The mobile gaming era has come a long way. Where mobile games once felt like silly, simple ways to pass the time, it's becoming harder and harder to keep ourselves away from playing on our phones.
Although there were dozens upon dozens of mobile titles to sift through, 2014 served up some of our favorite mobile games to date. Whether they were quirky, thought-provoking or just plain fun, we've put together our top picks for the year. You need to check these out.
Jules Verne fans, perk up: 80 Days is a reinterpretation of the classic novel, Around the World in Eighty Days, penned in 1873 — with a few steampunk exceptions. 80 Days charges you with finding the fastest route around the world while accounting for transport, travel arrangements, luggage and other would-be problems. It's trickier than it sounds, thanks to other players out to achieve the same goal.
The Banner Saga on Android and iOS
Viking-themed tactical role-playing game The Banner Saga delighted us when it first released on PC with its deep combat and striking art style. The game is set in a world inspired by Norse mythology, in which players split their time between battle and dialogue decisions.
The Banner Saga is a hard game to not recommend to anyone, and its mobile version is just as good a reason as any to pick it up.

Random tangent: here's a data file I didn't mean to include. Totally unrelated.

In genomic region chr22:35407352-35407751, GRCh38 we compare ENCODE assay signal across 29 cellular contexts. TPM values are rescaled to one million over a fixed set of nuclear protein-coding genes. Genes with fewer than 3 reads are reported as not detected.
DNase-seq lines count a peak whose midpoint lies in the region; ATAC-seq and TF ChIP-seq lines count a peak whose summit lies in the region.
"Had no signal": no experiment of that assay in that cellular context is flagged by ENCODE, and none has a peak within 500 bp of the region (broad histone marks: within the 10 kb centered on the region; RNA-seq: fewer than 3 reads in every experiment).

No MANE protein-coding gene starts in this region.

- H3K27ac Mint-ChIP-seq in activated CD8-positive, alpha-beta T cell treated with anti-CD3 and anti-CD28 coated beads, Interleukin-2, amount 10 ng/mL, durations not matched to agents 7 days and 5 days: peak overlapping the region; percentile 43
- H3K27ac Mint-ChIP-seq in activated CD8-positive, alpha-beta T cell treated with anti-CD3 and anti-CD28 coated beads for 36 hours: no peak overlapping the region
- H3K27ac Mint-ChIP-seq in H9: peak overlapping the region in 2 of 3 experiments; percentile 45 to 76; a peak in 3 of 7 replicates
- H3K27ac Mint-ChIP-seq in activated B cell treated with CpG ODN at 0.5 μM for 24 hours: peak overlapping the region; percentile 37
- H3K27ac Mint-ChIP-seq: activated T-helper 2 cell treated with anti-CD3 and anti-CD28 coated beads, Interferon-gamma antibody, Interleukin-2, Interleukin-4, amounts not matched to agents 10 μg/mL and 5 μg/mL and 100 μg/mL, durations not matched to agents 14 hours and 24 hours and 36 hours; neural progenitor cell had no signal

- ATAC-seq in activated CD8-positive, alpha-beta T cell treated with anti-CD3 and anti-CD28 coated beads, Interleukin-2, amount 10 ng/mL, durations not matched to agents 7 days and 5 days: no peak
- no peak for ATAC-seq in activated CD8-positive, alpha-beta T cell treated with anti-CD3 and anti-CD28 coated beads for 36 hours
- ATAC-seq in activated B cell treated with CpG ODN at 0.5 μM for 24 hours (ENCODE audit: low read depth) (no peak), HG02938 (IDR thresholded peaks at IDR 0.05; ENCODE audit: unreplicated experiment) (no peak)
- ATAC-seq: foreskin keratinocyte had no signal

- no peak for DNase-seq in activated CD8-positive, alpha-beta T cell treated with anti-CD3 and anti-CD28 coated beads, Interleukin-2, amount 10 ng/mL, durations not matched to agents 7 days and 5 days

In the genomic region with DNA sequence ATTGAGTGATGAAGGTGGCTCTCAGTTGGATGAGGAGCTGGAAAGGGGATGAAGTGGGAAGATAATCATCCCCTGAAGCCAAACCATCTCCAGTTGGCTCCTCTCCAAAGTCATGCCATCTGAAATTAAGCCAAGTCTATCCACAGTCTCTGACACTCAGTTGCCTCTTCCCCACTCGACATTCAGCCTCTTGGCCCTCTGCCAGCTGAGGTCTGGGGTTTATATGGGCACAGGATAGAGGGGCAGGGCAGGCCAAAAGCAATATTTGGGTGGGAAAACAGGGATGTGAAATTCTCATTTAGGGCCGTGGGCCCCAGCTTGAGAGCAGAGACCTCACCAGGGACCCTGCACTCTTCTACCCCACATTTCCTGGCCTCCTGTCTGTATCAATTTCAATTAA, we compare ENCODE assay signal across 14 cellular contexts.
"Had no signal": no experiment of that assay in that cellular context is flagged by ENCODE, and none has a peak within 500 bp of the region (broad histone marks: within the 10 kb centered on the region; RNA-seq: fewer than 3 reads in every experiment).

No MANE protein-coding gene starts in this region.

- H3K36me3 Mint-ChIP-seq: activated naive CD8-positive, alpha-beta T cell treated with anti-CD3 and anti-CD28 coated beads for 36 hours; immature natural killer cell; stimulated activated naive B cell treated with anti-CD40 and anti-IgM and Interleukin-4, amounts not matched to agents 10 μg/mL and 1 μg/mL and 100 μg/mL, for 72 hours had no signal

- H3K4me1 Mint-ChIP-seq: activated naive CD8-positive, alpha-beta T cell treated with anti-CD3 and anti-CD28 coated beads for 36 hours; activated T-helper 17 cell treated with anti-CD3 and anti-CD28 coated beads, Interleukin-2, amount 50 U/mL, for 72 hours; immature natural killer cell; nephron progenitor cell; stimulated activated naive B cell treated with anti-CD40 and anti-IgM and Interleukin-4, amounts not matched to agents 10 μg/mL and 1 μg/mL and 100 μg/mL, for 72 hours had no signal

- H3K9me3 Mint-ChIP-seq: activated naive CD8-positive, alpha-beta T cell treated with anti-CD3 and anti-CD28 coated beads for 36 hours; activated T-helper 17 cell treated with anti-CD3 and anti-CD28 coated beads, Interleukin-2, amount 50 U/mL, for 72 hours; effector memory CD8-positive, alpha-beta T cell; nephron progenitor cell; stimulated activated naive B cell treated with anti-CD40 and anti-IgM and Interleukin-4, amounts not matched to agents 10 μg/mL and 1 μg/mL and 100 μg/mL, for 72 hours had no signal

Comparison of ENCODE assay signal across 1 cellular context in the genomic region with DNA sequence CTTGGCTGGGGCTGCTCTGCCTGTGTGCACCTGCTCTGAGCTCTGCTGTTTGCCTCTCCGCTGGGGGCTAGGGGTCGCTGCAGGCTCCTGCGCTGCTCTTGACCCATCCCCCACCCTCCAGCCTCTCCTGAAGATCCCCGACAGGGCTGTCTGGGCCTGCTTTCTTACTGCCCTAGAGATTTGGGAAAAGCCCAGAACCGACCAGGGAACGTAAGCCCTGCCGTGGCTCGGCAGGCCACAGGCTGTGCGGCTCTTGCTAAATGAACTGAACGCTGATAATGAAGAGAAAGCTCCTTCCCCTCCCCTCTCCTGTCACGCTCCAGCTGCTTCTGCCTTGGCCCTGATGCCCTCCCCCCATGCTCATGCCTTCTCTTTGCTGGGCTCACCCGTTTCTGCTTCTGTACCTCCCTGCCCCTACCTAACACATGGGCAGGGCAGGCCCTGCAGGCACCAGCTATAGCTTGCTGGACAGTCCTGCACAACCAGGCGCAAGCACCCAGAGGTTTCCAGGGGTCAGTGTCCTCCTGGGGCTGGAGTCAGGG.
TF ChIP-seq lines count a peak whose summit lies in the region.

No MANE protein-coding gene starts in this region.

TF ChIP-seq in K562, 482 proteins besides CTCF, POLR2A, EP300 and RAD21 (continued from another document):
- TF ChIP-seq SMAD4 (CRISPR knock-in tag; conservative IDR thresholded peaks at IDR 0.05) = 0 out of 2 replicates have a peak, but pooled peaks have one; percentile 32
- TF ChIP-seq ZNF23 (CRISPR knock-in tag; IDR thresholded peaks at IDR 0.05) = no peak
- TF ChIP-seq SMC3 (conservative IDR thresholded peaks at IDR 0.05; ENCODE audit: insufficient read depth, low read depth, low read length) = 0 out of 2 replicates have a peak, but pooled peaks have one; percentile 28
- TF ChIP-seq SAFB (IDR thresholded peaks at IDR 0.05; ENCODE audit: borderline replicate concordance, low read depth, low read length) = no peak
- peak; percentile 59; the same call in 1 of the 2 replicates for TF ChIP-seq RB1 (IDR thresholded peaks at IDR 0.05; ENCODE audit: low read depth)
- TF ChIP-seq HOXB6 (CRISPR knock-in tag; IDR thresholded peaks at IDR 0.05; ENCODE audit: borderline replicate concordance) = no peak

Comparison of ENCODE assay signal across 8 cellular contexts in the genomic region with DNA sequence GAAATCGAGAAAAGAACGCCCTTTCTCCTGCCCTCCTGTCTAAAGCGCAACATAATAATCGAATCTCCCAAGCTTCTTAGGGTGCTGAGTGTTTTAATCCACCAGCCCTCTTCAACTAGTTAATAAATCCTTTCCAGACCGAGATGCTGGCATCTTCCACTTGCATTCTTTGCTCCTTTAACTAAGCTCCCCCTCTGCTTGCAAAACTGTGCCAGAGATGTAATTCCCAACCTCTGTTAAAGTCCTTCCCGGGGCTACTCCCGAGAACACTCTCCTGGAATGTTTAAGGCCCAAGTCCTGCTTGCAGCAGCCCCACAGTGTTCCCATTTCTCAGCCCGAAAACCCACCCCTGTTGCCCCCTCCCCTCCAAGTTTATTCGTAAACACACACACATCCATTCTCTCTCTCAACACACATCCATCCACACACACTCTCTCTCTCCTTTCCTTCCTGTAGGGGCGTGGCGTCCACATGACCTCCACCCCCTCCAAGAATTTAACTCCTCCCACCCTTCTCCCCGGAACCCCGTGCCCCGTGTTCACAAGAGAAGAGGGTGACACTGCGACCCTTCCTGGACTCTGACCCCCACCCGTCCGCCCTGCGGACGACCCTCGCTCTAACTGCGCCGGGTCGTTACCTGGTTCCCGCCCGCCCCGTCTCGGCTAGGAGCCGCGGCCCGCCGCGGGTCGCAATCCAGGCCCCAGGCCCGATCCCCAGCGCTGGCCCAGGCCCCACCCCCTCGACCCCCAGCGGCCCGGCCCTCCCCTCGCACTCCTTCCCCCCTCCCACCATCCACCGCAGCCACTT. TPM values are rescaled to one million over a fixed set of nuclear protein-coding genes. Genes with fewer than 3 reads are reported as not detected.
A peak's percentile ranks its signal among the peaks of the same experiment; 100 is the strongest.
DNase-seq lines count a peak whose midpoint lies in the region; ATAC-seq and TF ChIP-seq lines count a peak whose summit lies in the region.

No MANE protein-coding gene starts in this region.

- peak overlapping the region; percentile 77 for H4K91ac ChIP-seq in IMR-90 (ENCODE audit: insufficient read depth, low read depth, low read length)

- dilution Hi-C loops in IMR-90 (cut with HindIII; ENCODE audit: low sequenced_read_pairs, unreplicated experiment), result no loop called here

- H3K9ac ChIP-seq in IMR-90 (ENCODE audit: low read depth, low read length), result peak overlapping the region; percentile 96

If you're looking for a game to take you out of your comfort zone in about a million ways, try Bounden, a game focused on cooperative dance. Two players hold either end of the device and attempt to twist, twirl and avoid looking like complete duffers in choreographed dances.
Of course, the real fun isn't about how well you can dance, or how good you look. It's connecting with a friend in a new, goofy way and laughing when you both fail. At least, that's what we clumsy, awkward Polygoners tell ourselves.
Crossy Road is essentially an endless version of Frogger with a "Why did the chicken cross the road?" joke tossed in for good measure. With touch-based swipes, you navigate a blocky chicken across a series of busy roads and over log-filled rivers. As you move, you're slowly pushed forward; hop too slow and you're lunch for flying predators. It's everything you want your mobile games to be: Easy, fast and hopelessly addictive.